So imagine my horror when I found out I was unexpectedly almost 5 weeks pregnant...I had been drinking an occasional glass of wine. I drank wine while I was pregnant. I didn't know, and I drank wine. :( :( :( I was indulging myself in a 3-4 cup/day coffee habit. I was drinking soda. I wasn't taking any vitamins at all. And I was basically eating junk. When I found out I was pregnant, I was immediately worried that I'd already done harm to the baby. I feel as though I am not like other women. I can't afford to do anything questionable. My body is already so fragile when it comes to pregnancy that I have to do everything in my power to optimize my chances for a good outcome. I will never be someone who can just enjoy things "in moderation" and not worry.

When we lost the baby I think I blamed myself subconsciously. I know there are women all over the place who do all kinds of potentially dangerous things during pregnancy and everything is fine for them and their babies. I know there are drug addicts who carry to term. But for some reason, I was having a lot of trouble letting myself off the hook. Here was this miracle baby that we'd waited so long to conceive, and I might have done something to harm him or her. Because I was being selfish and indulging myself in an unhealthy lifestyle, our baby might have suffered. That is such a hard pill to swallow. I quit the coffee cold turkey the moment I found out - but what if it had been too late?

When the doctor told us a genetic abnormality was to blame, I felt the weight of the world lifted from my shoulders. It is not my fault. There was nothing I could have done to change the outcome. It feels so good to say that.

So it feels like good news all around. We've now got endometrium growing in places that have been bare for years now. We didn't do anything wrong. And I don't have to have surgery at this point. Our risks for another miscarriage are no greater because of this event. Our odds of another pregnancy aren't any lower, and they might be higher.

I prayed again for the first time since this happened on Sunday at church. God knew I was angry with Him. I was having the adult version of a temper tantrum and refusing to pray for a while, telling myself, "What's the point anyway? The answer is always no." So, I didn't pray for any of the good news to come. He just sent it my way anyway. And I'm thankful for it.

Tuesday, June 1, 2010

The 6 month update

I thought for a period of time that I was going to leave this blog behind. Our journey is three years in the making at this point, but the past six months have without a doubt been the wildest. As everything has unfolded, I've found it too difficult to I was so lost in the midst of everything that was happening that I couldn't get it all down on paper.

Year One was all about working through the anger. I had become a person I didn't like to see when I looked in the mirror. I had horrible, unrighteous thoughts. I was so busy looking at others that I neglected to look at myself. Year One was ugly.

Year Two was all about sadness. Grief. Lots of tears. Why me?

Year Three was when I evolved and rose above our circumstances...I thought, anyway.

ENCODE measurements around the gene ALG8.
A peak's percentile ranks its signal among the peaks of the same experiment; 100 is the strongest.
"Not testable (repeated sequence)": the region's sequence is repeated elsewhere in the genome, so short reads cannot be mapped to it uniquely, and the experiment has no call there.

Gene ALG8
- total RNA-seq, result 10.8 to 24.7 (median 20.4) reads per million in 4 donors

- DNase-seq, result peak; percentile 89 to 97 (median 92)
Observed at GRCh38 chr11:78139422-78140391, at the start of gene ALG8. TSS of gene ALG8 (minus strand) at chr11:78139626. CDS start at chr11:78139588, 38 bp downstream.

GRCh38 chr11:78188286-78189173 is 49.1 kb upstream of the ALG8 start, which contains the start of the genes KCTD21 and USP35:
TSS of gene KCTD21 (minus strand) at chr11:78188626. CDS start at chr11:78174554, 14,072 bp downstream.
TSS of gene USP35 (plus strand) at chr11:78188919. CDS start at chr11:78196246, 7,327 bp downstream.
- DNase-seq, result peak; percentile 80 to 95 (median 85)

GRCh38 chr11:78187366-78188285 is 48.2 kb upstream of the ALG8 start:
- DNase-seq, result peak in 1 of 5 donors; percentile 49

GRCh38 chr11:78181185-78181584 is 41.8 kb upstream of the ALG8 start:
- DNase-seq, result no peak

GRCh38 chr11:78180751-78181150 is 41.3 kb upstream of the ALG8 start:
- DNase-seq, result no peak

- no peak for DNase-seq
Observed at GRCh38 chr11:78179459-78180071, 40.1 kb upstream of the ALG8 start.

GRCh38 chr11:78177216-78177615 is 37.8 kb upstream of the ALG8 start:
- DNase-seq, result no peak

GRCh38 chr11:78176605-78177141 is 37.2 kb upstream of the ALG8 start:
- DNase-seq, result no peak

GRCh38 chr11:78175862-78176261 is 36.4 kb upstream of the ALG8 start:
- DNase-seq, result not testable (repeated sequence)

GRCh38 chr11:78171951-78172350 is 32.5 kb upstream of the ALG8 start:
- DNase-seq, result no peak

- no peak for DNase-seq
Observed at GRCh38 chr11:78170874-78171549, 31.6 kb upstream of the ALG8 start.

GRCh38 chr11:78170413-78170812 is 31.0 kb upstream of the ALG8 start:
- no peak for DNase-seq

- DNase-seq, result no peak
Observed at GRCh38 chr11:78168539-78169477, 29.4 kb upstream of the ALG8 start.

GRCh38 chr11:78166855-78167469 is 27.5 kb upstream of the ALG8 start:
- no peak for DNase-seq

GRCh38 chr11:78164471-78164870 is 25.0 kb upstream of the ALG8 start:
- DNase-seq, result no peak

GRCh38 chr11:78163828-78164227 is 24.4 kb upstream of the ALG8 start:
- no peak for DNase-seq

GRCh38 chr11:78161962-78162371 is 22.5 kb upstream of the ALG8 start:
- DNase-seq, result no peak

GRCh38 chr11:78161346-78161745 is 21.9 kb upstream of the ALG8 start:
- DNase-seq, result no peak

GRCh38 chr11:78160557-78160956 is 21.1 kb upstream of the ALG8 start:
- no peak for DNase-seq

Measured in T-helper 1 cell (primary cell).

The events of the past six months have done everything possible to attempt to thrust me back into the mindset of Year One. It all began on December 22, 2009.

Jamie and I had a doctor's appointment to follow up on our last injectable cycle from the previous month. We hadn't gotten pregnant, and I braced myself for the news that would follow. But as it turns out, it's impossible to prepare yourself to hear that nothing more can be done. We had reached the end of our treatment possibilities. Basically, we were told the only thing we could do is give it time and just see what happens. Our odds of achieving pregnancy, even with treatment, were estimated to be "maybe 1%". My body never did respond well to the drugs, and 2 years of hardcore fertility treatments had really done a number on us - both mentally and for me, physically. We were done.

As we left the office, the doctor mentioned to us that if we really wanted to get serious about having a child, we should consider gestational surrogacy.

We left the office under the impression that surrogacy was never an option for us. It costs at least $65,000, and that is on the lower end. It wasn't even on our radar as a possibility. So we went home, grieved, tried to enjoy our Christmas, and started the difficult process of accepting our family as complete and moving on.

I began plotting a formal dining room in the area that is currently a playroom. And I made plans to clear out our "nursery" to move Elise's toys upstairs. I tried to embrace the idea as best I could. And I think I was making some progress in that regard.

But then it was as if the stars had aligned, and our world turned upside down for the next three months. A friend came forward and offered to be our surrogate for a low fee, and the money made itself available. Before we knew it, we were meeting with attorneys, doctors, psychologists...and things were moving in a positive direction. We had all the preliminary testing/contract/psychological evaluations completed and were literally within a few weeks of beginning the medications that would eventually lead to the creation of embryos and a transfer of our baby into the surrogate.